This is an extended version of the article that appears in the print edition of Poets & Writers Magazine.
The author of 21 books, poet Norman Dubie was born in 1945 in Barre, Vermont, and was writing poetry by age 11. He has always written, as he puts it, “out of the spirits of winter.” Indeed he completed his first book, Alehouse Sonnets, a volume of poems written to the 19th-century English essayist William Hazlitt, during a blizzard while a graduate student at the Iowa Writers’ Workshop. The manuscript was chosen as a runner-up for the International Poetry Forum Prize, by a jury that included Richard Howard, and was published by the University of Pittsburgh Press in 1971.
It was Howard who recommended Dubie to launch the MFA program at Arizona State University in Tempe, where Dubie moved in 1975 and has lived for the past 30 years. Summers in the desert, which can bring temperatures of 120 degrees, have become his winters, when he “goes recluse” and writes.
Throughout his career, Dubie has become known for his persona poems—in his earlier work, for his dramatic monologues in the voices of historical figures, such as Queen Elizabeth I, Czar Nicholas of Russia, and Virginia Woolf. After the publication of The Everlastings (Doubleday, 1980), he decided to shift his chosen form from long, narrative poems to short lyrics: The Springhouse (1986), Groom Falconer (1989), and Radio Sky (1991), all published by Norton, followed. In 1992 he published The Clouds of Magellan (Recursos Press), a book of aphorisms written in the tradition of those in Wallace Stevens’s Opus Posthumous. He has also published his poetry in fine press editions and extensively in magazines, and his work has been translated into 30 languages.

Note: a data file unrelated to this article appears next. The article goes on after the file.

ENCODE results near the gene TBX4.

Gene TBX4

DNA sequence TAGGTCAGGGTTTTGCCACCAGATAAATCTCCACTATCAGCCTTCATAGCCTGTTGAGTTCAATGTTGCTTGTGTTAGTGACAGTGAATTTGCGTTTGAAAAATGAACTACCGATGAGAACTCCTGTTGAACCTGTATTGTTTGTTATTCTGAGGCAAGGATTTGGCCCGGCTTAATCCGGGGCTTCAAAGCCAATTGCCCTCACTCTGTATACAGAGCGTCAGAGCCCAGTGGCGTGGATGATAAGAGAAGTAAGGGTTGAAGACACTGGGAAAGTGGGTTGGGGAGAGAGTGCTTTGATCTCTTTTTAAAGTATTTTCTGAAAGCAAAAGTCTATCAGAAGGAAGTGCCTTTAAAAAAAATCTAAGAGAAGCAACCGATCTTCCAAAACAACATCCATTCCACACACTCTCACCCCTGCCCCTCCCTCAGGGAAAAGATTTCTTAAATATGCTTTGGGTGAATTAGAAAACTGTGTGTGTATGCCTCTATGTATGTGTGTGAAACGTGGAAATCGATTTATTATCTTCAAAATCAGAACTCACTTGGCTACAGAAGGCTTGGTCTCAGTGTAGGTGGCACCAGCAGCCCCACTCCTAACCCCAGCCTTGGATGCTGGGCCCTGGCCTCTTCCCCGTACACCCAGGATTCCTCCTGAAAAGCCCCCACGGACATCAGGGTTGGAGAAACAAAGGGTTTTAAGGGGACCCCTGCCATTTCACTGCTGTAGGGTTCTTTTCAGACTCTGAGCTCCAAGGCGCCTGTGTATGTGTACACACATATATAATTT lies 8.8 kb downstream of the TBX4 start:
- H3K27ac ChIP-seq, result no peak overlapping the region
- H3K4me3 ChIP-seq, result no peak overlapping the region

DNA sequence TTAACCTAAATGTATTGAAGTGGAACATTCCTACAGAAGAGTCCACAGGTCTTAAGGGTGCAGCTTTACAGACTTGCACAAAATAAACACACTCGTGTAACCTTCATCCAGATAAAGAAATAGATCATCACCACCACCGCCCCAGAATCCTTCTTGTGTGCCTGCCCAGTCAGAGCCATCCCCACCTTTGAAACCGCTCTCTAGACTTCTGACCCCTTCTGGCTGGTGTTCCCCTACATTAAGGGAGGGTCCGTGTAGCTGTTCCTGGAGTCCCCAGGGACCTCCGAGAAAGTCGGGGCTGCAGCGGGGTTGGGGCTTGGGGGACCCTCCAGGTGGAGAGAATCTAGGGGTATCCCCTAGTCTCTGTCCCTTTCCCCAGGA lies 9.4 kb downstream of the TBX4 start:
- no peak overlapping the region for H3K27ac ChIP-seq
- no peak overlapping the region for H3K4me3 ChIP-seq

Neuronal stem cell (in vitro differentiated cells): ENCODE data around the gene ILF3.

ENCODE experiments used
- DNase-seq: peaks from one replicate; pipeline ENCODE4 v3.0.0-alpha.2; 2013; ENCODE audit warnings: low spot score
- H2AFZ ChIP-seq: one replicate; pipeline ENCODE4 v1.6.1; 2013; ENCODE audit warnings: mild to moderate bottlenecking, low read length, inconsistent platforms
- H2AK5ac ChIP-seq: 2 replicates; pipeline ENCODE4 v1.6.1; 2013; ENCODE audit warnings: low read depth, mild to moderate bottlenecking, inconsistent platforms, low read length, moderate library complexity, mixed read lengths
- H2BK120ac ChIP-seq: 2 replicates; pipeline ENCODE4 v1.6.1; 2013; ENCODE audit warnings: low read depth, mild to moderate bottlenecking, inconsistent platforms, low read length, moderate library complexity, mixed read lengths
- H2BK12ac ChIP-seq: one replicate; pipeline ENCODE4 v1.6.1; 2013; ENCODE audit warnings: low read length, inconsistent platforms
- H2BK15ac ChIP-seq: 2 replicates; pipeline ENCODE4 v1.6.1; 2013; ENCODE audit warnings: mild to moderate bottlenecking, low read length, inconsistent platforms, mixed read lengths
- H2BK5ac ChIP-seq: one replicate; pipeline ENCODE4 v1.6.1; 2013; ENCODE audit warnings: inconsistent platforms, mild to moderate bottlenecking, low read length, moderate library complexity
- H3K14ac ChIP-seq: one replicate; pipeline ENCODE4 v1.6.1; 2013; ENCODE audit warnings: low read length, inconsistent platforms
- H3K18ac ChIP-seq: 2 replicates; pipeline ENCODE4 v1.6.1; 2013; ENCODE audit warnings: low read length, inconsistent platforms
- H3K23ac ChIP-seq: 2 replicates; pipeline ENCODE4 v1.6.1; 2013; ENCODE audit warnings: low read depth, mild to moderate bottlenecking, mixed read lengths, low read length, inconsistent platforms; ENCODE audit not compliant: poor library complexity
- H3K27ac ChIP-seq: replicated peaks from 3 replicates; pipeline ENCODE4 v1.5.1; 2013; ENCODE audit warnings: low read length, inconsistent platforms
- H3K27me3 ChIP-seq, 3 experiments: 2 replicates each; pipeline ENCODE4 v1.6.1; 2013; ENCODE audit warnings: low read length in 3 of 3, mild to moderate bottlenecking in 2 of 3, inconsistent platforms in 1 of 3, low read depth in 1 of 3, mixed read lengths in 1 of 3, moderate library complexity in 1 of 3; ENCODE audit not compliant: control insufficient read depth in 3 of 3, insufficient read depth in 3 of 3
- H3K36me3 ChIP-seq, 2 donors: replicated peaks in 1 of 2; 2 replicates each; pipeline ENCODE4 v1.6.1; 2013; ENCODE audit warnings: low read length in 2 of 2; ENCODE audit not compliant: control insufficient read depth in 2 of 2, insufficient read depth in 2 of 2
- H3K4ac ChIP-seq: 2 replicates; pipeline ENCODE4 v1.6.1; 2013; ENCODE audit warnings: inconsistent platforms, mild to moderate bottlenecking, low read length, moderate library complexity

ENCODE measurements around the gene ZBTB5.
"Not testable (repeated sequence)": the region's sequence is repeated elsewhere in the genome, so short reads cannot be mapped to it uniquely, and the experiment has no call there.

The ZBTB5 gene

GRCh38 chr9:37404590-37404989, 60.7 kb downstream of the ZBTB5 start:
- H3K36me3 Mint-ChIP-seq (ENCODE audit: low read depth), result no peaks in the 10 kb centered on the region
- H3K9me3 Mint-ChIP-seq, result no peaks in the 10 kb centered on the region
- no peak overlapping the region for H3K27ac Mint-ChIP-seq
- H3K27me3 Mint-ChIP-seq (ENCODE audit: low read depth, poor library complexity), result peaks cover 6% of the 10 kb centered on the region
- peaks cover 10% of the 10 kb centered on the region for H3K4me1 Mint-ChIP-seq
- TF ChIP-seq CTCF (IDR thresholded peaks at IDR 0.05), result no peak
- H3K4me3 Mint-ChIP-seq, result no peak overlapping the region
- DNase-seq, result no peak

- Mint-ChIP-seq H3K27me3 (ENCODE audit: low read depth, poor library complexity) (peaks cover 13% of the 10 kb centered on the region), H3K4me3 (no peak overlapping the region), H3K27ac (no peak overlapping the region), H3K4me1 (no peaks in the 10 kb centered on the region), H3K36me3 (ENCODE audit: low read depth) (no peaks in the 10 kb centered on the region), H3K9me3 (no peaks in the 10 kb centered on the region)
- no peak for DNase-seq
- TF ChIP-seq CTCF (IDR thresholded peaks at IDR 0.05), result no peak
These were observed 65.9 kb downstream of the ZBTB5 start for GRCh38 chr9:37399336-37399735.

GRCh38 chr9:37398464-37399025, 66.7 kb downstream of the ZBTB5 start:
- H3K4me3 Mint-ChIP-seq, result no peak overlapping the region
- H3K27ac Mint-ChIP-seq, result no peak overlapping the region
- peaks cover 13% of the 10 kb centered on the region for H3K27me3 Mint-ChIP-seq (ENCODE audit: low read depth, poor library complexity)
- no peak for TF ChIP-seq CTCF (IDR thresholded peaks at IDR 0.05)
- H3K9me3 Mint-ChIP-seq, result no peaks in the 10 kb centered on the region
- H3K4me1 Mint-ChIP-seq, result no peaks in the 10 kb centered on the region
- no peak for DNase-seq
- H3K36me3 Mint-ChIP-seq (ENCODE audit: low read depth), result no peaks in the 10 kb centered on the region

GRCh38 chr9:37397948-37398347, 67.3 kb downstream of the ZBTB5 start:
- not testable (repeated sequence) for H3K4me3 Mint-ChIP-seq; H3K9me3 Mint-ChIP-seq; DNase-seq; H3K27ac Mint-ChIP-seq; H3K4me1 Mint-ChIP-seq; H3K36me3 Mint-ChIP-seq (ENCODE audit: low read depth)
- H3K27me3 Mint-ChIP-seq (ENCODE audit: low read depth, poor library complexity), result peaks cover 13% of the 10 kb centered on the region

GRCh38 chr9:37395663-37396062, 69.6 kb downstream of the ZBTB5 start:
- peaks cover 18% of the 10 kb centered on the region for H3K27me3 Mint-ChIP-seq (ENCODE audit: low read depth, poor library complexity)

After 20 years of a prolific career—publishing a book every other year or so—Dubie decided in the early ’90s to embark on a silence. The break coincided with his turning toward what has become the central focus of his life—the practice of Tibetan Buddhism.
I went to interview Dubie during monsoon season in Arizona, a time of vast storms that sweep over the desert, kicking up walls of sand. The occasion marked a return for me—I had studied with Dubie at ASU in the early 1990s. And it also marked Dubie’s return, it seems, to the publishing life.
His silence, which lasted the greater part of a decade, was broken in 2001 with the publication of his collected and new poems, The Mercy Seat, by Copper Canyon Press. The book received the annual PEN USA Prize for Best Book of Poetry. In November 2002 he published in the online journal Blackbird the first section of The Spirit Tablets at Goa Lake, a three-part, futuristic epic poem inspired by Buddhist teachings. The second and third sections followed online in the spring and fall of 2003. The Spirit Tablets is 400 pages in length and was composed entirely through dictation; in the evenings Dubie spoke the poem, while poet Laura Johnson typed it, inserting line breaks along the way. In October Copper Canyon released his latest volume, Ordinary Mornings of a Coliseum. Dubie is already at work on another.
We talked in his apartment over a couple of late afternoons—Dubie rises at about noon. He sits in meditation upon rising, at sunset, at sunrise, and sometimes in between. His apartment, once an average two-bedroom, is so ornamented with Buddhist objects, arranged together like small shrines, that the rooms seem circular, the edges rounded off. It’s an incredible place. After a warm greeting, he insisted on feeding me first—a hot pastrami sandwich with cottage cheese on the side—and then we began.
What interests you about the desert?
For a while I was very spooked by the desert. There’s a lot of sentient life here that we don’t necessarily see but feel. At this late date, I feel an actual connection with the old platform cultures that lived by the Salt River, where I live now. This area was very powerful to the people who were living here in, say, 1200. As a matter of fact, the Akimel O’odham used to say that there was such a history to this valley, so many illumined dead, that just to walk here on the land was to dream.
Before you settled in Arizona, you were at the Iowa Writers’ Workshop. Did you feel that anyone there was a particular mentor to you?